With wars ongoing in Syria, Iraq and Libya, millions of refugees have poured into Europe to escape the fighting and reach safety. European countries have been tasked with helping these people, offering them asylum, and supporting them by providing homes, education, healthcare, etc. The previous government agreed to accept 4,000 Syrian refugees a year over a course of 5 years (20,000 in total), and so it had to make arrangements to accommodate them. Local councils have a big role to play in making arrangements for these refugees. Considering the number of refugees that are going to be accepted, however, the government has looked for ways to allow other people and organisations to contribute, complementing the work of local councils.
The Community Sponsorship Scheme was launched in July 2016, providing the means for ‘community groups including charities, faith groups, churches and businesses to take on the role of supporting resettled refugees in the UK’. The timing on this one, however, is key because when the government announced its intention to “establish schemes” in 2017, it was implying that it would do so once elected, in other words after June 2017. Since the Community Sponsorship Scheme was already up and running, we can’t attribute this work to the present government. Instead, we are looking to see if any work has been done to establish new schemes. Since there has yet to be any government action on this one, we are marking this off as ‘not started’.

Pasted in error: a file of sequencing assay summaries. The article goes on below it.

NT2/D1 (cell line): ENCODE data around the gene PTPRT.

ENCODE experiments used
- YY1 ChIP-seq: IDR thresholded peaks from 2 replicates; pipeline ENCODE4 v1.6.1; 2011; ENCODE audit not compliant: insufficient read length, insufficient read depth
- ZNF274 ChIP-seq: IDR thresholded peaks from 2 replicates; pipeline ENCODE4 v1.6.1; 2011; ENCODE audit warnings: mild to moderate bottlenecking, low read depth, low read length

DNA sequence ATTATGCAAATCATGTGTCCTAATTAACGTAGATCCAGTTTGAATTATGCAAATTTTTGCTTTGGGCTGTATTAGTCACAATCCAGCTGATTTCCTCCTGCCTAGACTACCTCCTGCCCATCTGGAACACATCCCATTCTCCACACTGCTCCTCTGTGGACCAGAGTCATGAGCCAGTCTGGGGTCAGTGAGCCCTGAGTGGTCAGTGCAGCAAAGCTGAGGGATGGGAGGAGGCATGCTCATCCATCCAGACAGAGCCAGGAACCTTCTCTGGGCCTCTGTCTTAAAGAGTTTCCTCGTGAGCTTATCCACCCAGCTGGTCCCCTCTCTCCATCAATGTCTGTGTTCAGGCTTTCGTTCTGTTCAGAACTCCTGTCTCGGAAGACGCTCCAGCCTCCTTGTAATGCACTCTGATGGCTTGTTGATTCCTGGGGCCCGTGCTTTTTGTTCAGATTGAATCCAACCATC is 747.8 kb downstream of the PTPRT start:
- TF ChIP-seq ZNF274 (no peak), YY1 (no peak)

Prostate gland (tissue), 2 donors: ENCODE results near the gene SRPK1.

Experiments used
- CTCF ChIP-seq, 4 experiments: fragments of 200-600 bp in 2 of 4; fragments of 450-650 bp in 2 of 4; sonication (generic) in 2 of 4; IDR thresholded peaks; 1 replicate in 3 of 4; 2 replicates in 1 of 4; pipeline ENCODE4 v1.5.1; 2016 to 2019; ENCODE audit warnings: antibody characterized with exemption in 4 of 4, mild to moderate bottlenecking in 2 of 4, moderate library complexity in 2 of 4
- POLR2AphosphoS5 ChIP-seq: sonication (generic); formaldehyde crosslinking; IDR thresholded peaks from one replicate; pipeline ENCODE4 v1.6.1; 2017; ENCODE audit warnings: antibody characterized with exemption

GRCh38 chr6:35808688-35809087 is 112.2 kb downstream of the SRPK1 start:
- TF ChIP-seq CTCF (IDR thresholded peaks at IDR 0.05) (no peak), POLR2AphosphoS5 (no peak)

Want to know more?
- UK to accept 20,000 refugees from Syria by 2020 – BBC
- Migrant crisis: What is the UK doing to help? – BBC
- Refugee crisis explained – CAFOD
- Community sponsorship scheme launched for refugees in the UK – Gov.uk
- Background to the Sponsorship Scheme – The Catholic Church of England and Wales
- Third of councils in England refuse to take in Syrian refugees – The Independent